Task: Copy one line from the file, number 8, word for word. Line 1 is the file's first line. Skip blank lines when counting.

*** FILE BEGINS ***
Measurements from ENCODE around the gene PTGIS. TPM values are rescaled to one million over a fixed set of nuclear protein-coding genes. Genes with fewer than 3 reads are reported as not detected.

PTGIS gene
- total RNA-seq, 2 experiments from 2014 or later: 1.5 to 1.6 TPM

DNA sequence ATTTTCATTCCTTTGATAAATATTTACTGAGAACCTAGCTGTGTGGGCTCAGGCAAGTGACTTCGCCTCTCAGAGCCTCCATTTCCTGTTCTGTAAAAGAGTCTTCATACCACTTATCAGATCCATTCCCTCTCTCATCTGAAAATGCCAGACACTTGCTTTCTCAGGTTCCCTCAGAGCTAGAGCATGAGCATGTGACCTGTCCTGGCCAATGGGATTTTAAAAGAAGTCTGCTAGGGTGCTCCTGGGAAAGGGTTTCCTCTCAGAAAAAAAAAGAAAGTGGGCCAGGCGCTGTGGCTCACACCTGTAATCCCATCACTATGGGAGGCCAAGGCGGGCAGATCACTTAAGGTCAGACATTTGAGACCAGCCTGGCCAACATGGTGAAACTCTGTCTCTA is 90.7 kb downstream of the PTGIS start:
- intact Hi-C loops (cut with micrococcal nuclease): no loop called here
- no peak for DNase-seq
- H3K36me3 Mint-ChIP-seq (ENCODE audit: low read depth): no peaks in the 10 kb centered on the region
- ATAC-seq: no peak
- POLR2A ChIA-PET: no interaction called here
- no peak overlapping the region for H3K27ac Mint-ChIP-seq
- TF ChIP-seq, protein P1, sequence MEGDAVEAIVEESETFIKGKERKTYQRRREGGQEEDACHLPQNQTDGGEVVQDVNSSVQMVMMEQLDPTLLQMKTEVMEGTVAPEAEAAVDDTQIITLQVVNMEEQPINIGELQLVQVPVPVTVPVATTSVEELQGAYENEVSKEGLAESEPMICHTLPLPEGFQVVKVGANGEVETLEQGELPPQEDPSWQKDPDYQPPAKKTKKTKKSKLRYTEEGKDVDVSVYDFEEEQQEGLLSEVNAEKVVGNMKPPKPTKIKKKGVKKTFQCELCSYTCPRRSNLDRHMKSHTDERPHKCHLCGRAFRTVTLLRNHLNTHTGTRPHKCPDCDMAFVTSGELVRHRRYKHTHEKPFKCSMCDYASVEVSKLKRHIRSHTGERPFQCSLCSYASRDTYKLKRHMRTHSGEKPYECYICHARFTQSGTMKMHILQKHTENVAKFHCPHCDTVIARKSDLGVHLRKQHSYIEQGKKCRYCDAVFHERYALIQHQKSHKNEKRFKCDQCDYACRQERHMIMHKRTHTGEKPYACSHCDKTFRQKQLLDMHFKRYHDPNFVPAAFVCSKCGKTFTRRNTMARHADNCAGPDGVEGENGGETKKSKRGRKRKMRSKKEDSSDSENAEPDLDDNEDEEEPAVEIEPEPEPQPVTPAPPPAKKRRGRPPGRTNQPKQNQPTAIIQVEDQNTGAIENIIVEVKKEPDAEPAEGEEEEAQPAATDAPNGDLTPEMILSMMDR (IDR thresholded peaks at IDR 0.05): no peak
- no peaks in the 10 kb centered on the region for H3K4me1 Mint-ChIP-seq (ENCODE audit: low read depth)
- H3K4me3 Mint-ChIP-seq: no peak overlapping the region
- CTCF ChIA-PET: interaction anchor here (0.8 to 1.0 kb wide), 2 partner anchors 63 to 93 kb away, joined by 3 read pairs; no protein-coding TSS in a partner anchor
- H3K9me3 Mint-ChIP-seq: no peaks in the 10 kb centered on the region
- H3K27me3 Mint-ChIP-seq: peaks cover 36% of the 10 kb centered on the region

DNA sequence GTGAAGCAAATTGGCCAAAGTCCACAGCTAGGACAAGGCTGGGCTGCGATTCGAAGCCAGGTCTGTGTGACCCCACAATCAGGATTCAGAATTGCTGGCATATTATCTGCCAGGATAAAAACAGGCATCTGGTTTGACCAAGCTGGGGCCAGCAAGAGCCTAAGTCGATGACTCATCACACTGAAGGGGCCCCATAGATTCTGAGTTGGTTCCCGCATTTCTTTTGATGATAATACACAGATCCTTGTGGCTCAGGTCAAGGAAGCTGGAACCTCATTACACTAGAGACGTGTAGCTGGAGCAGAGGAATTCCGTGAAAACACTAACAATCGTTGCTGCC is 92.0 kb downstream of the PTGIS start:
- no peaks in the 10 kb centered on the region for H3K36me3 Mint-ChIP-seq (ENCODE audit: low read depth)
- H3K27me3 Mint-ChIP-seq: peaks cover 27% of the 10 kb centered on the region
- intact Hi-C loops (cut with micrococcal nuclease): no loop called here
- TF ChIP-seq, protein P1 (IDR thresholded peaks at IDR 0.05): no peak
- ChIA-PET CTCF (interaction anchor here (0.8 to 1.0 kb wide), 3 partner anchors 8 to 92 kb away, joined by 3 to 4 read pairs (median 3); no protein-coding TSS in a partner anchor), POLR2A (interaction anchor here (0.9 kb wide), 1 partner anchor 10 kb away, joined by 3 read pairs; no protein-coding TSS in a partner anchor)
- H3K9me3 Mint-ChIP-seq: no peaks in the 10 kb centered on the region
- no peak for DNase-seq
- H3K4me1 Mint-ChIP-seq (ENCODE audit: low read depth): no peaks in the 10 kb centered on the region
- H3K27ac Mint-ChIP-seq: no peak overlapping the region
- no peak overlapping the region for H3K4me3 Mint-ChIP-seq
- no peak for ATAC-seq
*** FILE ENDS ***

- ATAC-seq: no peak